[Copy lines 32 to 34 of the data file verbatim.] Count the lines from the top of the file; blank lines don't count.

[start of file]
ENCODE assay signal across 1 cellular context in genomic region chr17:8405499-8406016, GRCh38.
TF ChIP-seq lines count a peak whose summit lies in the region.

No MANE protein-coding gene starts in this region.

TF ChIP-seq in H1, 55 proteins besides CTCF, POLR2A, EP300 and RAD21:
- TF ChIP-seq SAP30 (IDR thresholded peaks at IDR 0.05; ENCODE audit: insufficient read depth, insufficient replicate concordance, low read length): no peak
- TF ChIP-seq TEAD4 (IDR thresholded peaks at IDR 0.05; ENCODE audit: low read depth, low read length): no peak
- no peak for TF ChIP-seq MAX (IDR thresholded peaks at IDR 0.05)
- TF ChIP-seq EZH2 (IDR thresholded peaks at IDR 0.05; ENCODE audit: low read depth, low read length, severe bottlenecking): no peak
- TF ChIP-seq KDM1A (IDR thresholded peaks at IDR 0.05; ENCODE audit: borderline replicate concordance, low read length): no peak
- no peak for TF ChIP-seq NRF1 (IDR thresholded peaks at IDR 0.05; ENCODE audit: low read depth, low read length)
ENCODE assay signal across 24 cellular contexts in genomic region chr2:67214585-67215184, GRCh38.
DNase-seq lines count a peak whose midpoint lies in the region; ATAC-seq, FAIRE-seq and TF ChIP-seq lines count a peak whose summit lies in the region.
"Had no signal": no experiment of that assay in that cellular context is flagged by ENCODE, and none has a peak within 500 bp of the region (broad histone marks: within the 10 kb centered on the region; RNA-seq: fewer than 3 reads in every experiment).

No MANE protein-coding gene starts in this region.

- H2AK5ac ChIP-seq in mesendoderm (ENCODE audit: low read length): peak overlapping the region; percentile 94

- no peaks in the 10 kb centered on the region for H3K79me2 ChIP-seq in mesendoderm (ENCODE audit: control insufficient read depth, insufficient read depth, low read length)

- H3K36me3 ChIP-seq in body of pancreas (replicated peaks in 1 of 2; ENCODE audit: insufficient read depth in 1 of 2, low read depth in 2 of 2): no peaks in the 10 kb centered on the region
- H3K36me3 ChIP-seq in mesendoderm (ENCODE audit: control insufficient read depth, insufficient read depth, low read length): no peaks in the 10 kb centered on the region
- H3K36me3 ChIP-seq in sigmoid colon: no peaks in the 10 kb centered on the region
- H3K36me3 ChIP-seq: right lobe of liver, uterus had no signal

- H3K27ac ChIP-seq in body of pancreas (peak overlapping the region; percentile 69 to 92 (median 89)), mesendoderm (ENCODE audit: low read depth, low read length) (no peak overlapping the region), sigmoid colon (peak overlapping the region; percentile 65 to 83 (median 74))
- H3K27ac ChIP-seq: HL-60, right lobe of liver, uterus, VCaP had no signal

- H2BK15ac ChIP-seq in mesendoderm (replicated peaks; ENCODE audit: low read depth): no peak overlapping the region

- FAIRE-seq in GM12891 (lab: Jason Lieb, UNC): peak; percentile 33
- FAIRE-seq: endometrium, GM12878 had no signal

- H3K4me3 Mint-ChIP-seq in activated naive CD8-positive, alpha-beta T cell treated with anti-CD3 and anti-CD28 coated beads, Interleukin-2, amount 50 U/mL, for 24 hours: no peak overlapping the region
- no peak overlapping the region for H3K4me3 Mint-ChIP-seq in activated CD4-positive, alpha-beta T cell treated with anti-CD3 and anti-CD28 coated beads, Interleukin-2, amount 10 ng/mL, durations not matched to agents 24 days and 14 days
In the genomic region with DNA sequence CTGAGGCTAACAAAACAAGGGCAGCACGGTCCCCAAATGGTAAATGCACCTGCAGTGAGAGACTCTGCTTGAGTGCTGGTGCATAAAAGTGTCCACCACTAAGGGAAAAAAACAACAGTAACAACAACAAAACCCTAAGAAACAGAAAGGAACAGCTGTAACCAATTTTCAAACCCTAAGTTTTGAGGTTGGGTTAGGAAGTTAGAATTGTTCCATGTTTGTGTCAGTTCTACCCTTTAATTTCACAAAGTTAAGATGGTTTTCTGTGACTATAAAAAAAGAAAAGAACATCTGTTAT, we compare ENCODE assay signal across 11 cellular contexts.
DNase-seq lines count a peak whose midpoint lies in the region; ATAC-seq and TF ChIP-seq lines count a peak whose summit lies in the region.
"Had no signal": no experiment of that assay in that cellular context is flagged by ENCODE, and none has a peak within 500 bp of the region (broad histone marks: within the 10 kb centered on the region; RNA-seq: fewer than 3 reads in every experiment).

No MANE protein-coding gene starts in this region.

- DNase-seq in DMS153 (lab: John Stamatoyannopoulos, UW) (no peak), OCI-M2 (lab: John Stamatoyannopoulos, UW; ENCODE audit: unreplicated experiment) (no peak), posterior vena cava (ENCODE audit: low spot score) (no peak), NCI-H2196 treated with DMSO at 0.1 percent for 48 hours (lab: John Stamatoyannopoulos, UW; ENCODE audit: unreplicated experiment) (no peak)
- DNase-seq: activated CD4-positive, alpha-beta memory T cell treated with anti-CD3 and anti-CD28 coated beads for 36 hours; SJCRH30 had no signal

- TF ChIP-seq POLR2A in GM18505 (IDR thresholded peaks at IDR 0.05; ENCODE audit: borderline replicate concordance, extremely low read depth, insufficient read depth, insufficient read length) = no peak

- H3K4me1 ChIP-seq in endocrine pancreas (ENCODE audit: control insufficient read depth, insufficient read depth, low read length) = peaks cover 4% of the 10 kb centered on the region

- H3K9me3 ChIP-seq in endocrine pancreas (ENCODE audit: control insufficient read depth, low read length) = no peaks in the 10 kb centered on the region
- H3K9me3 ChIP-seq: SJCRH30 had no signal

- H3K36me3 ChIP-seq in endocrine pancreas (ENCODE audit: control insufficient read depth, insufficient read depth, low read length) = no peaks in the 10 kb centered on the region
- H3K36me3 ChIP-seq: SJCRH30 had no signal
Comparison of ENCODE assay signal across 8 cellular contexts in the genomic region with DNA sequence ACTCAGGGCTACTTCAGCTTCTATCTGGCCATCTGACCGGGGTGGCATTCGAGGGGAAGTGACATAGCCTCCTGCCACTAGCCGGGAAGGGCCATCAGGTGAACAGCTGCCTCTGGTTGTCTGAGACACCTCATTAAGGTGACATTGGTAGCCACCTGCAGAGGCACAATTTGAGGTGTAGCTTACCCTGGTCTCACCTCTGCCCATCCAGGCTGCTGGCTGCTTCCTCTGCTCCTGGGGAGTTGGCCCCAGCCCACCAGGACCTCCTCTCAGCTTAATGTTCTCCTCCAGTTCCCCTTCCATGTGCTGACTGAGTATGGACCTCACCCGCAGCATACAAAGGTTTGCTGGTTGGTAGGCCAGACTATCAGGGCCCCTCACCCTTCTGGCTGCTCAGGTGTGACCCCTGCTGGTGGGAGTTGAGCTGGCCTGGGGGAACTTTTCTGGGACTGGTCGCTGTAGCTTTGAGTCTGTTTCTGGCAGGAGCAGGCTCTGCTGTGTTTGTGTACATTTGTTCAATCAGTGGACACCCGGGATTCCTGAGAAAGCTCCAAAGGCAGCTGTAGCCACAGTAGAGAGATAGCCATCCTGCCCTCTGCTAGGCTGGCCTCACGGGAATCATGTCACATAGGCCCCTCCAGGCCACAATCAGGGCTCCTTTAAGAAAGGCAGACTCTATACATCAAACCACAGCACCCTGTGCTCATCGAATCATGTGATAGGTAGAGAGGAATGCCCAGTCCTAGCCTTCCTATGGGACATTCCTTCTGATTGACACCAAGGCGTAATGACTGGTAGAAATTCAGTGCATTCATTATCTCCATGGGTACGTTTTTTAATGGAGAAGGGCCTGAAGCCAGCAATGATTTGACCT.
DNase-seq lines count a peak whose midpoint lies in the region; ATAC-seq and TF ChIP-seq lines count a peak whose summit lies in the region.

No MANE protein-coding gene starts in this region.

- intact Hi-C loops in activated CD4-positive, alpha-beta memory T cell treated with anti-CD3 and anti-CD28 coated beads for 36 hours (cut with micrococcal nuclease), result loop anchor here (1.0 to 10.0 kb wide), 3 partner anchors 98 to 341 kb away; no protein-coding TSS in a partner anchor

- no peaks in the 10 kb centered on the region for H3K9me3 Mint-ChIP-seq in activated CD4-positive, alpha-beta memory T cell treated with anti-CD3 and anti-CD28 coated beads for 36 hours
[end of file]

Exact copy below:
- DNase-seq in DMS153 (lab: John Stamatoyannopoulos, UW) (no peak), OCI-M2 (lab: John Stamatoyannopoulos, UW; ENCODE audit: unreplicated experiment) (no peak), posterior vena cava (ENCODE audit: low spot score) (no peak), NCI-H2196 treated with DMSO at 0.1 percent for 48 hours (lab: John Stamatoyannopoulos, UW; ENCODE audit: unreplicated experiment) (no peak)
- DNase-seq: activated CD4-positive, alpha-beta memory T cell treated with anti-CD3 and anti-CD28 coated beads for 36 hours; SJCRH30 had no signal

- TF ChIP-seq POLR2A in GM18505 (IDR thresholded peaks at IDR 0.05; ENCODE audit: borderline replicate concordance, extremely low read depth, insufficient read depth, insufficient read length) = no peak